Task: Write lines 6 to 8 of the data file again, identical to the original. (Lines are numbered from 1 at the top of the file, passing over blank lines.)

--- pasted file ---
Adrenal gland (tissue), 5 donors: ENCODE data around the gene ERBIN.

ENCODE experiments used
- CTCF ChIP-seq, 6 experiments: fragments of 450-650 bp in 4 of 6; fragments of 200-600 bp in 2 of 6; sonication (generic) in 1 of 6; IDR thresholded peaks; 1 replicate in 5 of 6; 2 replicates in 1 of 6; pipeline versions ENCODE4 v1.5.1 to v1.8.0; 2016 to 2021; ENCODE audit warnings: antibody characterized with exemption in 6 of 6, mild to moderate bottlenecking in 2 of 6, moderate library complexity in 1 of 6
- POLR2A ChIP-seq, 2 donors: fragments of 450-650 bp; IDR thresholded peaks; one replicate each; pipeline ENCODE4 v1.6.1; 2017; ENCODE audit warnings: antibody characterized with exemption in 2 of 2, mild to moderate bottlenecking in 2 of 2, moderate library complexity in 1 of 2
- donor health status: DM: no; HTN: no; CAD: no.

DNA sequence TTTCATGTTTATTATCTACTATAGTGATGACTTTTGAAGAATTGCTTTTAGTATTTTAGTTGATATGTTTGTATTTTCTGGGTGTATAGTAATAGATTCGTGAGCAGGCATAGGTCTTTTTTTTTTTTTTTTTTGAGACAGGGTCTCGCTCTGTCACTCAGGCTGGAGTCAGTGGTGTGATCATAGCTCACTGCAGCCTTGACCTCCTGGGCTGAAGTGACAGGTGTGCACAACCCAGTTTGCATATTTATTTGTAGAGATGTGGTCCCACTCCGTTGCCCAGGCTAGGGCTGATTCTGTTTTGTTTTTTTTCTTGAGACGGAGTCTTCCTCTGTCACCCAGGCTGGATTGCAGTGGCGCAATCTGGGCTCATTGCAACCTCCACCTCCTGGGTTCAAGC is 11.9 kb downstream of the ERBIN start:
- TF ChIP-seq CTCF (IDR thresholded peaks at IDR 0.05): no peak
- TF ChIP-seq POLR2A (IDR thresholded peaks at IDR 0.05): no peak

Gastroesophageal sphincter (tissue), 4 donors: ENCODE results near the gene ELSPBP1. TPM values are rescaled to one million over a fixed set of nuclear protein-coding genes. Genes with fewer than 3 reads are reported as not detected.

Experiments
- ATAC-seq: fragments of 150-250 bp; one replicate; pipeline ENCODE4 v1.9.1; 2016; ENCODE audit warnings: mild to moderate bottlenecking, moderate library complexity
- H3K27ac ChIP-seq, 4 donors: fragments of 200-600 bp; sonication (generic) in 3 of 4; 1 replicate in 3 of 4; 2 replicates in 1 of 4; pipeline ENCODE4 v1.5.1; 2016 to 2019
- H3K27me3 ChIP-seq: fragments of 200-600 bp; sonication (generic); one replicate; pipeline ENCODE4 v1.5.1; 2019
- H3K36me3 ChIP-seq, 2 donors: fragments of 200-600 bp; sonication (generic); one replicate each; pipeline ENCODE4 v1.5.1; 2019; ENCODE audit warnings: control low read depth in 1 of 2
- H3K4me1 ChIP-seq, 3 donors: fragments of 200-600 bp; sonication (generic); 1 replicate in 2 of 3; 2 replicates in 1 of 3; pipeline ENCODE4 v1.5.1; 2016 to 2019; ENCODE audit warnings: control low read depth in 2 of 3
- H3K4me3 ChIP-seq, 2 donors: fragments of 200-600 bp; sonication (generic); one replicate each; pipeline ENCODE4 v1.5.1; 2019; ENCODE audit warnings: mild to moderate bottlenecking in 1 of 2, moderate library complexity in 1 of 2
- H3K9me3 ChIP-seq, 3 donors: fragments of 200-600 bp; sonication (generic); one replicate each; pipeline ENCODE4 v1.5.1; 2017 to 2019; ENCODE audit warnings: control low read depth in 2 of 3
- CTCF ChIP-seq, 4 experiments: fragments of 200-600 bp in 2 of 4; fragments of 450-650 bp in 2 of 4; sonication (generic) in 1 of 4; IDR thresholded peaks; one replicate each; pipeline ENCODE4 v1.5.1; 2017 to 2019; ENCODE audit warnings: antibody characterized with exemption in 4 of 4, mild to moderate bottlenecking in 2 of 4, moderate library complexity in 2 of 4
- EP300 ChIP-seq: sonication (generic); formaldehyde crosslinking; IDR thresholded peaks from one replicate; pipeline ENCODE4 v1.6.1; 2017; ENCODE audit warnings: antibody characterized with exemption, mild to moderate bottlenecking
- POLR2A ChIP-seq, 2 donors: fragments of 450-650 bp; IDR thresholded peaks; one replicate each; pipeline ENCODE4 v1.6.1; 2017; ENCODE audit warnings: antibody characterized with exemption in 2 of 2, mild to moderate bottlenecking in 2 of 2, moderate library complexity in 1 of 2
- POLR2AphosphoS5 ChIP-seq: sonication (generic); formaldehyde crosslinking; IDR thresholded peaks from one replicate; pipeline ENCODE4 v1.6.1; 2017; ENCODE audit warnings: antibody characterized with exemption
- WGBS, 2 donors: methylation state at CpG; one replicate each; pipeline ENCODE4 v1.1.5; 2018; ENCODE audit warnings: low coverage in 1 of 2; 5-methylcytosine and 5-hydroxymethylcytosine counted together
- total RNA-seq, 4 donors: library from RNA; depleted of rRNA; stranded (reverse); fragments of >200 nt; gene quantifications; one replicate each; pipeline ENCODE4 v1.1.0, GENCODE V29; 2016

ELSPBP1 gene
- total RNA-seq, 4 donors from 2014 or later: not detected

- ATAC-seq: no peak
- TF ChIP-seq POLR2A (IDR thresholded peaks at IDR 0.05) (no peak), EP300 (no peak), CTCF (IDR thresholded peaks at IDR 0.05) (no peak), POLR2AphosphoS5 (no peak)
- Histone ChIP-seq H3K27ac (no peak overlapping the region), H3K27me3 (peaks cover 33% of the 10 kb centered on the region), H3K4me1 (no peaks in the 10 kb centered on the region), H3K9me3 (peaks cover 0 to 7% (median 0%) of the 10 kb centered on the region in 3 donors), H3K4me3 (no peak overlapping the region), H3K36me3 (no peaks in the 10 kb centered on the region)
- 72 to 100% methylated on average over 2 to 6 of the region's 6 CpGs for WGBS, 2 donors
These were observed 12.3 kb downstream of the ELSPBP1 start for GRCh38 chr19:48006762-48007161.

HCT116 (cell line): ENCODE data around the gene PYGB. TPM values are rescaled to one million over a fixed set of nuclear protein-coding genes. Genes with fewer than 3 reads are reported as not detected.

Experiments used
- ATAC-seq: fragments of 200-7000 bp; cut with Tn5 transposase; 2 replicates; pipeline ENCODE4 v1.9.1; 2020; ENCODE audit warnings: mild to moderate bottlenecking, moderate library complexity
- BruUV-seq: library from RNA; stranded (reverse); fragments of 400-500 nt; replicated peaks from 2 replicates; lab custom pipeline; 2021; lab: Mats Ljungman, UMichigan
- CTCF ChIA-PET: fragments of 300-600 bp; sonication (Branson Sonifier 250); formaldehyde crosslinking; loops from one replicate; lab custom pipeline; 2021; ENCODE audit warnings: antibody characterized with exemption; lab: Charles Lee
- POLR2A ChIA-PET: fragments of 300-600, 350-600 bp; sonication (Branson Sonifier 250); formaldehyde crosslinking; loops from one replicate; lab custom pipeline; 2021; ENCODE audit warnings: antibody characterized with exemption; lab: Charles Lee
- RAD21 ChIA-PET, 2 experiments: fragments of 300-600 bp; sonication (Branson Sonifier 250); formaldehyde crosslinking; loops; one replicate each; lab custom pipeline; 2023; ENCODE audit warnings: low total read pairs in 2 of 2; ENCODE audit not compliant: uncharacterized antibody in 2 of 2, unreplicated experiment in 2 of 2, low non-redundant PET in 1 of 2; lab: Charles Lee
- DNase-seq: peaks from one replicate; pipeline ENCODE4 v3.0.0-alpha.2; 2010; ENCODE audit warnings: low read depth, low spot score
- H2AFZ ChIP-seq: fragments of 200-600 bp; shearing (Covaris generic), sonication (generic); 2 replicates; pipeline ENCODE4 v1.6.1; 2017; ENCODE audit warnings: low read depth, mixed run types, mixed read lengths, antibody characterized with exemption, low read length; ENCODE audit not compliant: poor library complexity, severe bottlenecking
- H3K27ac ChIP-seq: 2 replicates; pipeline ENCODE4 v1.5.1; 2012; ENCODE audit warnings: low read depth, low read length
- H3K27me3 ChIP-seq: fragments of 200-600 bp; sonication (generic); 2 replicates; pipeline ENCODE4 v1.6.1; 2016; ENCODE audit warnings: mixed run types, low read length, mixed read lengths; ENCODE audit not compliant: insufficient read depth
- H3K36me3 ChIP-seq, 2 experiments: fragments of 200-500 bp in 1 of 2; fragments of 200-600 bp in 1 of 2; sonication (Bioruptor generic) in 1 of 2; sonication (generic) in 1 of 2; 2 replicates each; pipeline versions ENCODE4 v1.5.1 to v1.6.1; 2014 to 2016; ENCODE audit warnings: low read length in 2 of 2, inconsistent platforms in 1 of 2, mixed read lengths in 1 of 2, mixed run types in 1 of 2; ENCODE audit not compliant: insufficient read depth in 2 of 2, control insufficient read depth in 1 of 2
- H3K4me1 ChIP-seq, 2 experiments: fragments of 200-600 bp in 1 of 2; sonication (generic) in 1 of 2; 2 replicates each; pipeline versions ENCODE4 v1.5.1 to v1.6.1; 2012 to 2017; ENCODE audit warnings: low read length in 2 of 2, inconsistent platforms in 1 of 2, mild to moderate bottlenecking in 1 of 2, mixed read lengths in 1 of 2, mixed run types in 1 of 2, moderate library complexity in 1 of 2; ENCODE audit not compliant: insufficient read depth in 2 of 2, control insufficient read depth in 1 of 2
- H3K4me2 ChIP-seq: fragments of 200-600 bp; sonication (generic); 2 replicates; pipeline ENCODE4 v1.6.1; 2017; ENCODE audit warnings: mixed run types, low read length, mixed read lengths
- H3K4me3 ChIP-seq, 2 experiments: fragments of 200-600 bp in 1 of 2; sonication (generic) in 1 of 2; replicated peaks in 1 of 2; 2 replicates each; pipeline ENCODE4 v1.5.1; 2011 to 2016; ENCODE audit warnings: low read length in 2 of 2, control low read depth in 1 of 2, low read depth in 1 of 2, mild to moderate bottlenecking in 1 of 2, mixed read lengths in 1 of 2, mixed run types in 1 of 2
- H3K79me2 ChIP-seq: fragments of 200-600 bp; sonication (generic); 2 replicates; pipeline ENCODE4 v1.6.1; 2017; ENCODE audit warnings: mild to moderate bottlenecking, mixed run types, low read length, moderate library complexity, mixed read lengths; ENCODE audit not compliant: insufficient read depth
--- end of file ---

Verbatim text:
DNA sequence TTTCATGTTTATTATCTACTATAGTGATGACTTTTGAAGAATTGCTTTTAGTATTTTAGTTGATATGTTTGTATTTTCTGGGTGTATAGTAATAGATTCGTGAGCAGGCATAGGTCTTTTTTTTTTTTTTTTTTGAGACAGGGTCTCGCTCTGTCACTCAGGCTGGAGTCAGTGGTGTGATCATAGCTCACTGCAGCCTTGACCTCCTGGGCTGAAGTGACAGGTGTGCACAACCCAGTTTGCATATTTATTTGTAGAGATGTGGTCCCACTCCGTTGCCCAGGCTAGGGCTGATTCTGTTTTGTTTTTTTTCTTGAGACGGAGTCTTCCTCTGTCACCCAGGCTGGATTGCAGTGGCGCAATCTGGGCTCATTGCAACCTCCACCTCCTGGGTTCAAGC is 11.9 kb downstream of the ERBIN start:
- TF ChIP-seq CTCF (IDR thresholded peaks at IDR 0.05): no peak
- TF ChIP-seq POLR2A (IDR thresholded peaks at IDR 0.05): no peak